The Looming Crisis in the Health Workforce

How Can OECD Countries Respond?

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In a world which is already characterised by significant international migration of health workers, OECD countries face a challenge in responding to the growing demand for doctors and nurses over the next 20 years. This book provides new information on the migration of health workers and migration policies and identifies possible ways forward. It is the main outcome of a joint OECD-WHO project on the management of health-related human resources and international migration.

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International Recruitment and Domestic Education Policies for Human Resources for Health

Better Understanding the Interactions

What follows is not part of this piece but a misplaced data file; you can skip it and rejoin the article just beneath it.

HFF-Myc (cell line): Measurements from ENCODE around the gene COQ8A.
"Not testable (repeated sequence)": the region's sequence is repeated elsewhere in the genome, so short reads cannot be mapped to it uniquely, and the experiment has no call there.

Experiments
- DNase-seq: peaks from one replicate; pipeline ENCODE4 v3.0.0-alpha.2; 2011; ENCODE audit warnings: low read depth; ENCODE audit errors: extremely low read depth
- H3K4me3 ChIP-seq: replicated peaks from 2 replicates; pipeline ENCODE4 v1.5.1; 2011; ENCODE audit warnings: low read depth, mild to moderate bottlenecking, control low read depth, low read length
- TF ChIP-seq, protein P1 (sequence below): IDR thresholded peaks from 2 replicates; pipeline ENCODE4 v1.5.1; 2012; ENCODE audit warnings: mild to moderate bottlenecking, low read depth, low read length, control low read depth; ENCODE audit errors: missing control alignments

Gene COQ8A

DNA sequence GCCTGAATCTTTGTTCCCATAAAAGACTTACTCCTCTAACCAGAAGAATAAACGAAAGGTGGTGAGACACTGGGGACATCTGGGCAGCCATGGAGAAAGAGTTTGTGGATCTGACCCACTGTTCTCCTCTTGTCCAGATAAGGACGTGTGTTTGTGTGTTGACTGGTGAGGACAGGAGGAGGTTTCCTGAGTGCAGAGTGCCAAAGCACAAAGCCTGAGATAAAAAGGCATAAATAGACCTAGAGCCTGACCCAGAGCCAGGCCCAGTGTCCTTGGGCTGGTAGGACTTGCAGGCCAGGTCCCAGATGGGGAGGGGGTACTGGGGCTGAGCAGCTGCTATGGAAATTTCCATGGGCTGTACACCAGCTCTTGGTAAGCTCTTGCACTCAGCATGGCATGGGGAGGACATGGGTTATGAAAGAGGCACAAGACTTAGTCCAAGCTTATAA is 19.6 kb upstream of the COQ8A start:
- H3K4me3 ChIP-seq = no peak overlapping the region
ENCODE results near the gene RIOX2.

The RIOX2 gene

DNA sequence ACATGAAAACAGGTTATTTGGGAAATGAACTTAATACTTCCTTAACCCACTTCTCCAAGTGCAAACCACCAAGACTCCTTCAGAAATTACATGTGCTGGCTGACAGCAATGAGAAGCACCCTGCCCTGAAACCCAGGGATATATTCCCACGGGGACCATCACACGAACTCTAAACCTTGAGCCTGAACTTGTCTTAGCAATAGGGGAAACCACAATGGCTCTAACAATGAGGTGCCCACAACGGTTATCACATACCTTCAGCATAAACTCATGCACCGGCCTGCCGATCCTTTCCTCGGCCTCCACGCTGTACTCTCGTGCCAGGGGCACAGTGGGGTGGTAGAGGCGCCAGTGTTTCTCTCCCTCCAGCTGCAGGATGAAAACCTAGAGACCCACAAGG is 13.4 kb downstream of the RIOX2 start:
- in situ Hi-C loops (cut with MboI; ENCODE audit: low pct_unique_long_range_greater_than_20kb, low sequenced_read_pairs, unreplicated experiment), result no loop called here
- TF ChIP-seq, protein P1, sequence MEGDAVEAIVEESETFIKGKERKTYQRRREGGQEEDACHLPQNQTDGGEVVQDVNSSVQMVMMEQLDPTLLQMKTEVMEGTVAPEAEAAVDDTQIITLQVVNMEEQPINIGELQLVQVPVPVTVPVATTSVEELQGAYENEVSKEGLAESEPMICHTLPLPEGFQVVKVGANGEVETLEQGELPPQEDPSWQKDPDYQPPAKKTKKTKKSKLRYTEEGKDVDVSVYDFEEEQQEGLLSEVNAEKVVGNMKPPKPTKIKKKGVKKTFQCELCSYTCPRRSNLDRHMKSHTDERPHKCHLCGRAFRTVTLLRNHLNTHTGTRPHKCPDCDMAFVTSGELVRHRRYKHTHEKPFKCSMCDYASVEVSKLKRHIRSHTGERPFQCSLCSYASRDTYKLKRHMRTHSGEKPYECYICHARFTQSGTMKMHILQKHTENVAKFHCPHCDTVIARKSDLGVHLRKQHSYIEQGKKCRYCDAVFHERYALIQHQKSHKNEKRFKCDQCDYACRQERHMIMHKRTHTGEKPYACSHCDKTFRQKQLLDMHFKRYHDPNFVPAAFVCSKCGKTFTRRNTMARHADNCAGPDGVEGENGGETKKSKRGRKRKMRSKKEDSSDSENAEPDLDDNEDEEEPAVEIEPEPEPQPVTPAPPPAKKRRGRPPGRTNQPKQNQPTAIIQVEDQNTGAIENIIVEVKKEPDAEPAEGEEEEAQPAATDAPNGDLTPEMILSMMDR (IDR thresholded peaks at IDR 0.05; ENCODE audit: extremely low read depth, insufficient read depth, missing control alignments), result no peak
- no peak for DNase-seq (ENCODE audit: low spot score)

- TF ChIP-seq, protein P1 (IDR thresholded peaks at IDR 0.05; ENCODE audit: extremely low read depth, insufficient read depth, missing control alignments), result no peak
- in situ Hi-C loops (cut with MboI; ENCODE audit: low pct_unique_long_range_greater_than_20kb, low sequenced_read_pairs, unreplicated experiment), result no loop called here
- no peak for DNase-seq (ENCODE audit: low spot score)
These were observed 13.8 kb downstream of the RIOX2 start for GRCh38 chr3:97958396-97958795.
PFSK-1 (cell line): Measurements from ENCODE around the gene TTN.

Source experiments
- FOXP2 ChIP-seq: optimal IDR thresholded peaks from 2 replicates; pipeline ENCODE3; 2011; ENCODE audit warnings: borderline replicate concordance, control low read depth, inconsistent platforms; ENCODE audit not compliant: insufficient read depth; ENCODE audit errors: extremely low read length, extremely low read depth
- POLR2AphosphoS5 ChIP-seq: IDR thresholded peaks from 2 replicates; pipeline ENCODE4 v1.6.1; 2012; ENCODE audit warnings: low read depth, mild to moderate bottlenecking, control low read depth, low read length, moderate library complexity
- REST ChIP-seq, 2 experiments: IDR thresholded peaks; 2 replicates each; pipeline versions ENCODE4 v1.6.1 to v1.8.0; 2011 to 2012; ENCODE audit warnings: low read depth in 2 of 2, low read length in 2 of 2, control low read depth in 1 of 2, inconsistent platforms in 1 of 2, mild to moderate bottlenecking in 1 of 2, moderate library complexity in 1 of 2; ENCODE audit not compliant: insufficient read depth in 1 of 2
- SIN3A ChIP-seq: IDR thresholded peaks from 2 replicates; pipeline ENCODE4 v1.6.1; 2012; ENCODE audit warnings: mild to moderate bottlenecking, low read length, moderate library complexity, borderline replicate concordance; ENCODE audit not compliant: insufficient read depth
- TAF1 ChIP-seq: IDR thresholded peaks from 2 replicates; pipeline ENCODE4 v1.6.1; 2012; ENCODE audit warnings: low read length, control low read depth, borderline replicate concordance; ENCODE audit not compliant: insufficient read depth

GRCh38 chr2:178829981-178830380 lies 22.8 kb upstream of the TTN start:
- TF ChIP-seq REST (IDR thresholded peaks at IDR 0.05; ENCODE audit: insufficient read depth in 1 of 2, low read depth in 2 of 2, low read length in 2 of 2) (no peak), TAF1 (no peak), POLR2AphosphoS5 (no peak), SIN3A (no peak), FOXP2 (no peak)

Despite differences in their approach to medical and nursing education, most OECD countries exercise some form of control over student intakes. In the 1980s and 1990s, several OECD countries introduced tighter student enrolment policies with an objective of cost containment. As a result, nursing and medical graduation rates decreased. Around the turn of the last century, many OECD countries found themselves facing shortages in health workers that were partly met by increasing migration flows. The contribution of foreign-trained doctors to changes in stocks of physicians is significant and has been increasing over time in many OECD countries. There are however important cross-country differences in migration of health workers that can be explained by structural and unforeseen factors. The former reflects long standing migration trends while the latter arise from unforeseen imbalances in the health labour market, largely attributable to lags between business, political and training cycles. While international recruitments of health workers can play a role in addressing short-term shortages, in a longer term perspective there is a clear choice between using migration and other policies, such as increasing domestic training or improving productivity, to address structural imbalances between supply and demand.

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